Julia continued to put her thoughts on paper in her private journal, the small pile of unsorted pottery fragments forgotten for the moment. The Jefe of the work group cleared his throat to get her attention.
“Doctora Meeler, we clear the eeentraance,” his minimal English drawing out each word like a Mexican cartoon character from the fifties. He smiled, pleased at his expertise in another language.
“Thank you, Pedro,” she said and stood. Her Castellano was excellent but she appreciated his effort. She walked into the cave and ran her hand over the fine workmanship of the wall. It felt unnaturally smooth to her, not like stone should feel.
“We will need to bring down the equipment,” she said while looking up and shielding her eyes from the setting sun. “Tomorrow morning first thing and I’ll ask Dr. Kennet to join us. Please have two men guard the site tonight. Send blankets and water down to them and then pull up the scaling ropes. We don’t want to take any chances with looters.
Instructions given, the crew loaded their equipment onto their backs and began the long climb back up the sheer rock cliff. They would pull up the crates with the ceramic pieces and pots once they reached the top.
Julia’s excitement at the possibility of what the cave might contain made the ascent to the Citadel seem easy. Sleep evaded her that night. The few moments she managed haunted her with images of Pachacuti and a strange gold covered object.
I haven’t made it out with the sole purpose of taking photos this week. I did wander around Miraflores a bit while I was there this past Saturday. They have completed the underground parking structure beneath Parque Kennedy and redesigned the grounds around the larger church there. So, I did get a little photography done. I still want to do more studio work but for now, editing the book will take precedence over all else.
Well, to continue my tale of woe from last week, I was getting ready to print the book when my Epson printer of 7+ years decided to give up the ghost. After searching through websites and getting some excellent advice from friends, I settled on a Canon E481. I have always been a big fan of Epson printers. They have served me well but the price of their ink cartridges has gotten ridiculous. I addition, the pride of their printers that use ink wells has more than doubled in the last couple of years. I have been a Canon Camera person ever since I took up photography. They have lasted well despite the abuse of travel. I’m hoping their printers are as good.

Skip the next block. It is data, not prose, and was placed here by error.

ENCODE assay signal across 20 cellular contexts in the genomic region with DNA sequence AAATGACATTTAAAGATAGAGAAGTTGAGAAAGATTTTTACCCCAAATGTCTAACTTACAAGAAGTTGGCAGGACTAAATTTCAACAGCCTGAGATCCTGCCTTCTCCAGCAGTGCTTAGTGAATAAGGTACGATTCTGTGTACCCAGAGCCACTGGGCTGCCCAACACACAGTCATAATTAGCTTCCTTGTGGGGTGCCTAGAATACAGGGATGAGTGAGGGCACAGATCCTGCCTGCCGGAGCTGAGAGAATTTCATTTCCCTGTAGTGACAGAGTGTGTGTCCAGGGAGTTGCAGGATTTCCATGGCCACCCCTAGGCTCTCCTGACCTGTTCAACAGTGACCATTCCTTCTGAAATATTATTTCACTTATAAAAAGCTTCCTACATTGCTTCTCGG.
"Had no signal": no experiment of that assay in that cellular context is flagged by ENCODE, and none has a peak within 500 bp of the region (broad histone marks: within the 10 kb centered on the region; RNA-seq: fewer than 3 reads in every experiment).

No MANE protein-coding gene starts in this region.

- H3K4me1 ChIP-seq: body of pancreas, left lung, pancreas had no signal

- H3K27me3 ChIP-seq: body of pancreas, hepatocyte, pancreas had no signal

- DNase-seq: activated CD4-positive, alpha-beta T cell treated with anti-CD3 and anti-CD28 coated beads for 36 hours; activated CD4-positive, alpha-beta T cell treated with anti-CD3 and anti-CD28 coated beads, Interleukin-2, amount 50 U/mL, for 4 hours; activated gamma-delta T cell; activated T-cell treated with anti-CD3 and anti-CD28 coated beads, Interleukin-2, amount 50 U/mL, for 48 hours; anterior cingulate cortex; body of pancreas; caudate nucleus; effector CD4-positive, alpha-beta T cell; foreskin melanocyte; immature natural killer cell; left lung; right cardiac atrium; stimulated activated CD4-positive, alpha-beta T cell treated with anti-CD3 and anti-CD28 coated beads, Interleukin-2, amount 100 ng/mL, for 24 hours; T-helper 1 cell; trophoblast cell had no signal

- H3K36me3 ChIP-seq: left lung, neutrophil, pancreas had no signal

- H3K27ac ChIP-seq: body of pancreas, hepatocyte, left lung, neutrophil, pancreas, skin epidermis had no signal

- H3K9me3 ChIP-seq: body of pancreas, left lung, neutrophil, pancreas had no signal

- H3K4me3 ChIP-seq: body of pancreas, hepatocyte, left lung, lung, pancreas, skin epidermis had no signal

Summer heat and humidity continue to pummel us down here in the southern hemisphere. We did get a nice little rain the night before last. It helped to cool us off for about an hour but it did clear the particulates out of the air for a few days. The exchange rate has been slipping since the new president (notice I didn’t capitalize it) took office. I’m hoping it stabilizes soon, I’ve gotten used to the extra money.
Friends and Family
We returned to Friday evening cocktails this past week. Mona and Kelly regaled me with stories from the family visit, we talked a little Saluki Basketball, and ranted about politics for the most part. It was a fun time as always. Saturday morning coffee was canceled since most of us were attending Dario’s birthday party that afternoon. It was a good time. Met up with friends I hadn’t seen in a while, met some new ones, and thoroughly enjoyed the delicious meal that Dario’s father had prepared for the party. Laughing, singing, and tall tales were the order of the afternoon. Sunday morning coffee and chat with Kathy was a cooling affair since we met in Starbucks and they had their air conditioning going full blast. She’s off on a short trip near to Chosica this coming weekend. I’m sure she will have a blast. Besides Dario, my dear sweet sister, Rita Woods, celebrated her birthday this past week also. Her best present was a cake lovingly baked by her granddaughter Kathryn. Despite a few friends complaining of cold like symptoms this past week, all appear to be doing well.
Another long post comes to an end. I’m doing great on my new get in shape regimen. I’ve now lost a total of 8.9 Kilos (19.58 lbs) and am well on my way to meeting my goal of 12 Kilos before May 1st. Please, get up and get out, short walks will turn to long walks and you will be amazed at the change in your energy levels.